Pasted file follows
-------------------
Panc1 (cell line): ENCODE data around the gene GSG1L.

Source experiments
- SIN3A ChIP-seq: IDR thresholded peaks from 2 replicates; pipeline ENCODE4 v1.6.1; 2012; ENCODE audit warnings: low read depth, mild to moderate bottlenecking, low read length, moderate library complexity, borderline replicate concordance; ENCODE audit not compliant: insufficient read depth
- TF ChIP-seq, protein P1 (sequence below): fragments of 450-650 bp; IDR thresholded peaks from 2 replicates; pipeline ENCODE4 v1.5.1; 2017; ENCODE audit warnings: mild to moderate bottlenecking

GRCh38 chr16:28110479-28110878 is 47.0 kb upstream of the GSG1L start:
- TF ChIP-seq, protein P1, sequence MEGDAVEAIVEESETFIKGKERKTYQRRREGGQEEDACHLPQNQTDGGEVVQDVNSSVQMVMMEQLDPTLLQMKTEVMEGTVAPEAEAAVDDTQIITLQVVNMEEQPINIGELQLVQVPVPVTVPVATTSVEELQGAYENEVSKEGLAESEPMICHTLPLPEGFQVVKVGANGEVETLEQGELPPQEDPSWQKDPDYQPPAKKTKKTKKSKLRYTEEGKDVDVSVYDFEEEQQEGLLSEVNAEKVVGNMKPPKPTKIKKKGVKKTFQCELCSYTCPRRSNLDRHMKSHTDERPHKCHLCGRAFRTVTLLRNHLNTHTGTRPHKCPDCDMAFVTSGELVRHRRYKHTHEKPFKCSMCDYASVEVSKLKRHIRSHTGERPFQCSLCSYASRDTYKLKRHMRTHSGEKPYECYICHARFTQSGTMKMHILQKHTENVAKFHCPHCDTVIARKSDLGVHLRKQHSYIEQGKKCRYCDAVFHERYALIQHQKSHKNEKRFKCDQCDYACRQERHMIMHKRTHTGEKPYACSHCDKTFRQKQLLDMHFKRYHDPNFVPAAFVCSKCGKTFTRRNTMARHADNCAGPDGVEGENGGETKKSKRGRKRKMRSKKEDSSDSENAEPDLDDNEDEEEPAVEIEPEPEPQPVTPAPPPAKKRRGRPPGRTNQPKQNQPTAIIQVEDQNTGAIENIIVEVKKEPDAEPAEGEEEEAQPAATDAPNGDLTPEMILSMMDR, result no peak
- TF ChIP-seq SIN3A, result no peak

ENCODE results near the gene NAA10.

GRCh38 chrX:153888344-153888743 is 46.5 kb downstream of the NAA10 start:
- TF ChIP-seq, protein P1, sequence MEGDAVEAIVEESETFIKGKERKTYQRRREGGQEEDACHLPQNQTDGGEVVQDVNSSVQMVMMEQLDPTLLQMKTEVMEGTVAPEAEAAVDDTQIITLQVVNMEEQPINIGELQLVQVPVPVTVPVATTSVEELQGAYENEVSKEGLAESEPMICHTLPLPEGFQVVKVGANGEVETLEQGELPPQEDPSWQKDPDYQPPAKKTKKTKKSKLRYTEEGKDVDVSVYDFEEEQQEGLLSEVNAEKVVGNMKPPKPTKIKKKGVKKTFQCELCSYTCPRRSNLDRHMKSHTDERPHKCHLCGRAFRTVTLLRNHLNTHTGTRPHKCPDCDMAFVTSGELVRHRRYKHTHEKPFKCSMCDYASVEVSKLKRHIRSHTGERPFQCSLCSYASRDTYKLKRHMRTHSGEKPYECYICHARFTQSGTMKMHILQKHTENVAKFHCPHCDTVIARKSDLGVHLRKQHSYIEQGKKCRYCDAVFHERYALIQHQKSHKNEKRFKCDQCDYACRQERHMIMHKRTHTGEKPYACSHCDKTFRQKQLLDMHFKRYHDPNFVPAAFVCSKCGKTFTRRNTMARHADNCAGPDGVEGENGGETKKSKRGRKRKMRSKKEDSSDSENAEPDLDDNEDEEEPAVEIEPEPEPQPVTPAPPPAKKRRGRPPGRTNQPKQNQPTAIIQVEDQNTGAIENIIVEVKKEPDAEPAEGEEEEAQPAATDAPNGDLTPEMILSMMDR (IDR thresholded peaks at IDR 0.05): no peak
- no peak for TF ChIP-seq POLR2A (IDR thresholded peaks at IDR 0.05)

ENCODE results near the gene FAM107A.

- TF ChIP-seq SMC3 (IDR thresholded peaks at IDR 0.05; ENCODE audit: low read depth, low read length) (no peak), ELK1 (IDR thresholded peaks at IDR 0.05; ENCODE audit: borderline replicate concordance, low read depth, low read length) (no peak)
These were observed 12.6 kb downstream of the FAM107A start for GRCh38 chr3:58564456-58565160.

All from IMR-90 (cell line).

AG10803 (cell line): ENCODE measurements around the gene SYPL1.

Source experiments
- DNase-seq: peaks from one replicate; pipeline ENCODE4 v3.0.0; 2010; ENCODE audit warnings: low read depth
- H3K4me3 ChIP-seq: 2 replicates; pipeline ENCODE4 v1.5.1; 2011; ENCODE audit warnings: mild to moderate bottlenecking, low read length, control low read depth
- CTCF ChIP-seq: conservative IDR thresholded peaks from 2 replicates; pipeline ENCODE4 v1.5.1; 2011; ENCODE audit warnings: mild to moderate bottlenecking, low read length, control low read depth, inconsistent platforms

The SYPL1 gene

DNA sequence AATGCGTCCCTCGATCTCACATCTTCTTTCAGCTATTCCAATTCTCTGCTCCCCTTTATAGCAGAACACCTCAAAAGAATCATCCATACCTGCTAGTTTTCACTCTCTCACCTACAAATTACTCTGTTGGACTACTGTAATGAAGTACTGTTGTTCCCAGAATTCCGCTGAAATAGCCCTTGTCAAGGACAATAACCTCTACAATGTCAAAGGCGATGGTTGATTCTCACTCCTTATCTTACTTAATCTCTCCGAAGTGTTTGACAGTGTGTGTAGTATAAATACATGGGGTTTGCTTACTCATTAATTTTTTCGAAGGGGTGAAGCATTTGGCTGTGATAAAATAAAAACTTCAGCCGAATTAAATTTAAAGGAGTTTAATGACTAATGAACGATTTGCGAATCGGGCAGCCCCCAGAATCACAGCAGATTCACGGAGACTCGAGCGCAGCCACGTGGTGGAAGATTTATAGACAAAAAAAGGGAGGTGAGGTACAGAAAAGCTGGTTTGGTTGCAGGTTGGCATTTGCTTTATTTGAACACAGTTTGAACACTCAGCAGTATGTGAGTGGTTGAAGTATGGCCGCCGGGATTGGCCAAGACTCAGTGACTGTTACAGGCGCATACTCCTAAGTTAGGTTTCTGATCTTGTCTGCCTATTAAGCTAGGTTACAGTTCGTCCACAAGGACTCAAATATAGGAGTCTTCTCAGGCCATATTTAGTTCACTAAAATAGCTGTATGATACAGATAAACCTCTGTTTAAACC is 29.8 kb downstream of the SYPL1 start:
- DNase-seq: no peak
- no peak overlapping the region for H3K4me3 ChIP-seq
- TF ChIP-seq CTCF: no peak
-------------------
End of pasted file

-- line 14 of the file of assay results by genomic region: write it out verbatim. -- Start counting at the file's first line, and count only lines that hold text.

These were observed 12.6 kb downstream of the FAM107A start for GRCh38 chr3:58564456-58565160.